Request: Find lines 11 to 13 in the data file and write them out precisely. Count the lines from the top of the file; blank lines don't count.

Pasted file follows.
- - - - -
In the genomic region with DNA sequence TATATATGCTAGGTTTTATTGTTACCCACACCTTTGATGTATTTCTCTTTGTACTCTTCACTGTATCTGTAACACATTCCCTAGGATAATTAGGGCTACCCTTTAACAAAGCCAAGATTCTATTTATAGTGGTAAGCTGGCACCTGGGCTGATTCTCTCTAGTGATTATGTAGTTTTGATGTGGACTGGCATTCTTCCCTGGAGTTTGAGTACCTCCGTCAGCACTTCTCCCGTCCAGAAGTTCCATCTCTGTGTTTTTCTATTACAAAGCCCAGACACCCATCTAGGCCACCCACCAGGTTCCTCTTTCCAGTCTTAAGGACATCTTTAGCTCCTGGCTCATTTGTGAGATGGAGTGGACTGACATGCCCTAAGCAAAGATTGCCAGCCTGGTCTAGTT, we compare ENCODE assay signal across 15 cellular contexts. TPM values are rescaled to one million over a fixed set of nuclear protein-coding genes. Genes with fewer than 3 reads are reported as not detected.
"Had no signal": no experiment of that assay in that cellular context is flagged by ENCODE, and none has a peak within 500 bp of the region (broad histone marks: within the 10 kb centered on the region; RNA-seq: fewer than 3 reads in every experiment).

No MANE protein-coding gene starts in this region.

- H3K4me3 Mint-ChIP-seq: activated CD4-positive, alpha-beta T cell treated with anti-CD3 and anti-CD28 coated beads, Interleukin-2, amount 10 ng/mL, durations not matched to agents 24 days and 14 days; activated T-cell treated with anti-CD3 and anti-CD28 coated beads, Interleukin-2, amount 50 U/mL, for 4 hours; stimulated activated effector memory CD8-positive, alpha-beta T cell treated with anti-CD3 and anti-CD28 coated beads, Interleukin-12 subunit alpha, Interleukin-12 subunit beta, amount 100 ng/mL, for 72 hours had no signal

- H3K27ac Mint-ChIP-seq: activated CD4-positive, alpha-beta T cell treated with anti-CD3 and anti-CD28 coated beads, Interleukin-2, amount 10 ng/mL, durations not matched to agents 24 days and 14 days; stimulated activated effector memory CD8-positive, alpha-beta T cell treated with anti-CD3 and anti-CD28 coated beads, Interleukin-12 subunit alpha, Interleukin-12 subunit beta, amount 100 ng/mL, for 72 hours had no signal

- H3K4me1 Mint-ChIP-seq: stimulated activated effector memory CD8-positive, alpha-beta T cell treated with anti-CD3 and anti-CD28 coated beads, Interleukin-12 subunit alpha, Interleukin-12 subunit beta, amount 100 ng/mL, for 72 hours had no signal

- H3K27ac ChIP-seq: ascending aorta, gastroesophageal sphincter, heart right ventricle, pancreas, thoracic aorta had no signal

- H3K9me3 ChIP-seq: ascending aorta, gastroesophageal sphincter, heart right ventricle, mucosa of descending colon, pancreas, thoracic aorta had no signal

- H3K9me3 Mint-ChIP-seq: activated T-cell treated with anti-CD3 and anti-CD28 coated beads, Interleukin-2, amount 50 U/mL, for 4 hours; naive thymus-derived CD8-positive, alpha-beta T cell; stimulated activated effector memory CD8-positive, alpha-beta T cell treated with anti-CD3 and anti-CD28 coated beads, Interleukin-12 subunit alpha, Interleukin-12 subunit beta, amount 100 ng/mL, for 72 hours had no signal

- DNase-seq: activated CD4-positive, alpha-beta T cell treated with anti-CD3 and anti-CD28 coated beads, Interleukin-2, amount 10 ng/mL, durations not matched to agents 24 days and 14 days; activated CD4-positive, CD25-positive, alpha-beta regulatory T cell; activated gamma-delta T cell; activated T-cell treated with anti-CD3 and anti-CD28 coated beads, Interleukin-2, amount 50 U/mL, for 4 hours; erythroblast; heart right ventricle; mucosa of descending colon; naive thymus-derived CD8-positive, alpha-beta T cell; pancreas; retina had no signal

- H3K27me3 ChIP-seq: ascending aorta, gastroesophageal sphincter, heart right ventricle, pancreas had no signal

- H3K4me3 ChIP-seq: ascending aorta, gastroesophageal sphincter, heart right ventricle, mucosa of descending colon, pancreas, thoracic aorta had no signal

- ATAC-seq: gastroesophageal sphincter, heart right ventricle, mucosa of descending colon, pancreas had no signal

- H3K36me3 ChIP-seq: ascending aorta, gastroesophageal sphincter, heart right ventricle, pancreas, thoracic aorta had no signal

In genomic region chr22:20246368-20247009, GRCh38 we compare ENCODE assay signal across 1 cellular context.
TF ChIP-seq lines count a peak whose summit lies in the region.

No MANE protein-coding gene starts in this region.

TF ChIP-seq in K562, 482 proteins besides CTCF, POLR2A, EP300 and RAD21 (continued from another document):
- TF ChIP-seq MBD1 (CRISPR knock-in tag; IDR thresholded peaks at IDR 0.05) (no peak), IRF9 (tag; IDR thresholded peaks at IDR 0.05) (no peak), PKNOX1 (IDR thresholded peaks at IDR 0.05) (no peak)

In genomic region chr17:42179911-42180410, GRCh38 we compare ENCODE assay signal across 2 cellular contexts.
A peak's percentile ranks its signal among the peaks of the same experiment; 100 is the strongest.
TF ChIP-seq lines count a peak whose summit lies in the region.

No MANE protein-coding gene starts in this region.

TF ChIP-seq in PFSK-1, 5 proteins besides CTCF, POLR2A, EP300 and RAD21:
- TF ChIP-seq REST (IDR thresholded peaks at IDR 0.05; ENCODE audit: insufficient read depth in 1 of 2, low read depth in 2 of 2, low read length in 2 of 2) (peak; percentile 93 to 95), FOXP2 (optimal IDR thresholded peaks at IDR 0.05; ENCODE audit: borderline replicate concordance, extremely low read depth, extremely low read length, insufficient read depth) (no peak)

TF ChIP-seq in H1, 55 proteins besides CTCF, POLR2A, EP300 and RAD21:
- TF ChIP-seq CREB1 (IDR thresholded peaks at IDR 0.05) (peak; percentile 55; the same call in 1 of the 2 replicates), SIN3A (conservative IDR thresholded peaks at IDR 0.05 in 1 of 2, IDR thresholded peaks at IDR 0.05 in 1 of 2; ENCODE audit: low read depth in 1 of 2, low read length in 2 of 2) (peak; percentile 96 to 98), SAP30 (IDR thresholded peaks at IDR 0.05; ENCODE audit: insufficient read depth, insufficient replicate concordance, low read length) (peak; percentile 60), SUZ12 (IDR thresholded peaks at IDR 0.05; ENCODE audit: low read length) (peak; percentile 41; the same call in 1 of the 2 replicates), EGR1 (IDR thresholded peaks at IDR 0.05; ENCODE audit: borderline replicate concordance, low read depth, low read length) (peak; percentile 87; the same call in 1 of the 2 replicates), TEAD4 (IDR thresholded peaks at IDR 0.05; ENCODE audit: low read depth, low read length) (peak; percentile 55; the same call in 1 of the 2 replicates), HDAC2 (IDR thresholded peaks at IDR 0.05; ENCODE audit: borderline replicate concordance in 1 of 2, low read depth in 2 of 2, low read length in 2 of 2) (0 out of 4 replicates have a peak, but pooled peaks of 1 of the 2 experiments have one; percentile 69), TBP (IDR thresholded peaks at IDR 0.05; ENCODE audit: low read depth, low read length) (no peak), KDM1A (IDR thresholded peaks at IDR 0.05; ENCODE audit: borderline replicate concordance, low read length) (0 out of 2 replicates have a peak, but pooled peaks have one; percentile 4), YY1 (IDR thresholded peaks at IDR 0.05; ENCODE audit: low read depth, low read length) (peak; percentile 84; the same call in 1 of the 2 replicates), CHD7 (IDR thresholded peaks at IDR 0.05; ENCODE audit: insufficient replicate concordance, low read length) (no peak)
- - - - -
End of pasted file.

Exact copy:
- H3K27me3 ChIP-seq: ascending aorta, gastroesophageal sphincter, heart right ventricle, pancreas had no signal

- H3K4me3 ChIP-seq: ascending aorta, gastroesophageal sphincter, heart right ventricle, mucosa of descending colon, pancreas, thoracic aorta had no signal

- ATAC-seq: gastroesophageal sphincter, heart right ventricle, mucosa of descending colon, pancreas had no signal